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Press Release

York Man Convicted For Possession Of A Firearm As A Convicted Felon

For Immediate Release
U.S. Attorney's Office, Middle District of Pennsylvania

HARRISBURG – The United States Attorney’s Office for the Middle District of Pennsylvania announced today that Steven Gray, age 45, of York, Pennsylvania, was convicted  for being a felon in possession of a firearm after a three-day jury trial held before United States District Court Judge John E. Jones, III. 

According to United States Attorney David J. Freed, Gray was arrested on January 1, 2017, by officers of the York Police Department and found to be in possession of a 9MM Taurus handgun, loaded with seven rounds of ammunition.  As a previously convicted felon, he was prohibited from possessing a firearm.

The matter was investigated by the York Police Department and the Bureau of Alcohol, Tobacco, Firearms, and Explosives.  Assistant U.S. Attorneys Scott R. Ford and Kim Douglas Daniel prosecuted the case.

This case was brought as part of Project Safe Neighborhoods (PSN), a program that has been historically successful in bringing together all levels of law enforcement to reduce violent crime and make our neighborhoods safer for everyone.  Attorney General Jeff Sessions has made turning the tide of rising violent crime in America a top priority.  In October 2017, as part of a series of actions to address this crime trend, Attorney General Sessions announced the reinvigoration of PSN and directed all U.S. Attorney’s Offices to develop a district crime reduction strategy that incorporates the lessons learned since PSN launched in 2001.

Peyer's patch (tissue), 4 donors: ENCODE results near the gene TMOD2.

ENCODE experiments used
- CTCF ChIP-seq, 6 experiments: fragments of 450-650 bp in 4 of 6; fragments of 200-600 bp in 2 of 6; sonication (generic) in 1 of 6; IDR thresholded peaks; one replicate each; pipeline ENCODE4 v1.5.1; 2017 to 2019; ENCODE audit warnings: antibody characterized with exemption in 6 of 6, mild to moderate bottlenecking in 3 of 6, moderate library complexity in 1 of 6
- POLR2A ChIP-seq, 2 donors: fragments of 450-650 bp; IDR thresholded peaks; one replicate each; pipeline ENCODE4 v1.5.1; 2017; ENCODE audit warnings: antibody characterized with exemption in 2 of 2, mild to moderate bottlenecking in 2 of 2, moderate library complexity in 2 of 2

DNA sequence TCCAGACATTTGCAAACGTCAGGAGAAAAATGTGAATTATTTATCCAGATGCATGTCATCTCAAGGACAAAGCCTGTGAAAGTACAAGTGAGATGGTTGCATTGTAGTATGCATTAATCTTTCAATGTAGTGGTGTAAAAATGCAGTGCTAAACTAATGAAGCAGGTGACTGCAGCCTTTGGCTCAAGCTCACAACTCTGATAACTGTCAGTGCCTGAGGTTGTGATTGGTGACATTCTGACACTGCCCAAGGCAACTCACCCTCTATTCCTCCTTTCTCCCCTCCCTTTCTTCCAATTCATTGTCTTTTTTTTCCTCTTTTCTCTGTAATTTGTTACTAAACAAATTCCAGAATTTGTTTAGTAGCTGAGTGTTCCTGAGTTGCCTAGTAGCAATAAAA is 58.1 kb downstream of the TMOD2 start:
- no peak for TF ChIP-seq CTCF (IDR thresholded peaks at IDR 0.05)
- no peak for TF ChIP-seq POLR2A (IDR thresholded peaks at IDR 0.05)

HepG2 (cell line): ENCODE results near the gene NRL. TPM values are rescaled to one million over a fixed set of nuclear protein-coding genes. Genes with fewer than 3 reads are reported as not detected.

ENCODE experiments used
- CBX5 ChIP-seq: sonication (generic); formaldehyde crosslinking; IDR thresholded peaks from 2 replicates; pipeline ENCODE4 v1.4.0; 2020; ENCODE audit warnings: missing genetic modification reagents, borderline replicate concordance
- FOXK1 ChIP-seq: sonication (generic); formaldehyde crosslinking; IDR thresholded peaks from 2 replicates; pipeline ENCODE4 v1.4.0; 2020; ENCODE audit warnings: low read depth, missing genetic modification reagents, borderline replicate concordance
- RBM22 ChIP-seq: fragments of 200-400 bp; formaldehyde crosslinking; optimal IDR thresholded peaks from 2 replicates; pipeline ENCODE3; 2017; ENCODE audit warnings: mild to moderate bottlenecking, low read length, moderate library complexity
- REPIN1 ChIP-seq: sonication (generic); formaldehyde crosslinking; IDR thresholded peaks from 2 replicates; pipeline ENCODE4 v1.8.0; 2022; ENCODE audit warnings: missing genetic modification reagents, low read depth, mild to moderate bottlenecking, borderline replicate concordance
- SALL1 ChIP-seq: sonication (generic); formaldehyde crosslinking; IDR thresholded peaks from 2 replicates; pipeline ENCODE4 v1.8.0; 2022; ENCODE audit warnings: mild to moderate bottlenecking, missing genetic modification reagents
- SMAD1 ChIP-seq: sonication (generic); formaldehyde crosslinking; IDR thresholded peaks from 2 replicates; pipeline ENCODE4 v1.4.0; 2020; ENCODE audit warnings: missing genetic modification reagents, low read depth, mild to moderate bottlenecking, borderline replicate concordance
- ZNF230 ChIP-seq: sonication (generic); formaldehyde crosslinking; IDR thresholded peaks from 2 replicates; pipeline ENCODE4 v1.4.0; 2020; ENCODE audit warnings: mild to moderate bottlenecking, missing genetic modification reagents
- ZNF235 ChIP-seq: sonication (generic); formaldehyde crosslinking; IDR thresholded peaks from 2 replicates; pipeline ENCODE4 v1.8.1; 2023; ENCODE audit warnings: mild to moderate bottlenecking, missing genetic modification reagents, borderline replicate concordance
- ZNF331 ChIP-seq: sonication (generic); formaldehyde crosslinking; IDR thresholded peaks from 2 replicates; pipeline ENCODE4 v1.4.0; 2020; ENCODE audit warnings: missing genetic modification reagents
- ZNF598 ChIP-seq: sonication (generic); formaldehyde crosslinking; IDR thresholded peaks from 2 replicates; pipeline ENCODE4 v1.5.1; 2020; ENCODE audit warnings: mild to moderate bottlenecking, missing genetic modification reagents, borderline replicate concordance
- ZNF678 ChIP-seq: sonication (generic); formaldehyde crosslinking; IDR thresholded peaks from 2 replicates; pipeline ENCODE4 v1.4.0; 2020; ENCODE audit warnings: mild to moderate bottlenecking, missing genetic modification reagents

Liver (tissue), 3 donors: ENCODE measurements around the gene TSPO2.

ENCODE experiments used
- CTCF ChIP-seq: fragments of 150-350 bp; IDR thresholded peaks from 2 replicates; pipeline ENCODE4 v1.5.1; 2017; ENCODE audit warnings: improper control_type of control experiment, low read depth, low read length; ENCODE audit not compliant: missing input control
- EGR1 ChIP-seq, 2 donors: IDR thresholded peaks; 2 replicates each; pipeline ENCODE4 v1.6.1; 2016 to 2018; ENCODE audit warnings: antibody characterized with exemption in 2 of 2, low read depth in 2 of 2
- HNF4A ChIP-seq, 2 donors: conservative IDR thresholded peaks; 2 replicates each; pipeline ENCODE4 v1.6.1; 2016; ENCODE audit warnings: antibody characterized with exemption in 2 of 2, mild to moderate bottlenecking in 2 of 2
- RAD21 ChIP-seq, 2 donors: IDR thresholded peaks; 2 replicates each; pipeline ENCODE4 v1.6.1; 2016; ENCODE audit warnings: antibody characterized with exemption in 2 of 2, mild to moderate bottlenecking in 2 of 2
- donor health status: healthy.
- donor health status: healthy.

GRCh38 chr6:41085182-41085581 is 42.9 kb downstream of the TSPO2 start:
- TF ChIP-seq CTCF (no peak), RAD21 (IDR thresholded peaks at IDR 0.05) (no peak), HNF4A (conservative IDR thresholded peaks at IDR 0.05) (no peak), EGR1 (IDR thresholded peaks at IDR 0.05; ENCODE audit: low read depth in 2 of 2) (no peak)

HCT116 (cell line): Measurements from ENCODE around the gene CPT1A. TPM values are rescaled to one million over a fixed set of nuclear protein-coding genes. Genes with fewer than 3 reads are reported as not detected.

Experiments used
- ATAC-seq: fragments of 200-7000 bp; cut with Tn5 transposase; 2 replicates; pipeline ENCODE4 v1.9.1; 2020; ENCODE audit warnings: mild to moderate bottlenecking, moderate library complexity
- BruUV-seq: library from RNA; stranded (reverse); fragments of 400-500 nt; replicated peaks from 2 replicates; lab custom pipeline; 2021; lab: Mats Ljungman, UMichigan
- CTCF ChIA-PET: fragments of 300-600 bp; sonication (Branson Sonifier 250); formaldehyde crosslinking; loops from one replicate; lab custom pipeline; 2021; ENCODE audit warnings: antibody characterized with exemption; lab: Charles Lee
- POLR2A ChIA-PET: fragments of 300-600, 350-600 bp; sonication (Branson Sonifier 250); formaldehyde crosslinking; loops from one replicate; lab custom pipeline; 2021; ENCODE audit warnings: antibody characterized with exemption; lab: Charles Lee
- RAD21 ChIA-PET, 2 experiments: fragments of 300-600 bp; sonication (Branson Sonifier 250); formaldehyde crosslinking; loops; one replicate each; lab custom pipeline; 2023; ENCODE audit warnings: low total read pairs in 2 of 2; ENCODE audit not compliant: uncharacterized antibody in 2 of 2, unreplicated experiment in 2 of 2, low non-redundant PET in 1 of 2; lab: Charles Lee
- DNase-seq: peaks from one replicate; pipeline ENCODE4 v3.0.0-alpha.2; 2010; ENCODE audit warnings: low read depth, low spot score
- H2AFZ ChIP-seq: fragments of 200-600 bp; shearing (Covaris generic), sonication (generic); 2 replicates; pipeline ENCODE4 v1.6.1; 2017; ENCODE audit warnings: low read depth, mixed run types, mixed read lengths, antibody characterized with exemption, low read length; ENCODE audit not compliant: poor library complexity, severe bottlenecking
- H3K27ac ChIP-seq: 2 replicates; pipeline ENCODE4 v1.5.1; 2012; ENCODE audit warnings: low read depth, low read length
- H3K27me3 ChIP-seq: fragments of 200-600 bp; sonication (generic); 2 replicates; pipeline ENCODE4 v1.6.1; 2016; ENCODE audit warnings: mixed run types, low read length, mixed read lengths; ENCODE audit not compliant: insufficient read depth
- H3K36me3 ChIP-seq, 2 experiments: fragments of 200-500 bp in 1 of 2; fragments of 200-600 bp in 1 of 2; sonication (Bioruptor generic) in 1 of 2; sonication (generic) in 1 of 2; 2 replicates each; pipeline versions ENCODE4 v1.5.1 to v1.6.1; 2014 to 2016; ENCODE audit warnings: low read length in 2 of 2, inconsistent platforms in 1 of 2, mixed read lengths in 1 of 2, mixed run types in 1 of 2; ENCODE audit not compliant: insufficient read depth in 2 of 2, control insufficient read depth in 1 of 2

A sentence following a finding of guilt is imposed by the Judge after consideration of the applicable federal sentencing statutes and the Federal Sentencing Guidelines.

The maximum penalty for this offense is life imprisonment, a term of supervised release following imprisonment, and a fine.  Under the Federal Sentencing Guidelines, the Judge is also required to consider and weigh a number of factors, including the nature, circumstances and seriousness of the offense; the history and characteristics of the defendant; and the need to punish the defendant, protect the public and provide for the defendant's educational, vocational and medical needs. For these reasons, the statutory maximum penalty for the offense is not an accurate indicator of the potential sentence for a specific defendant.


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Updated March 12, 2018

Firearms Offenses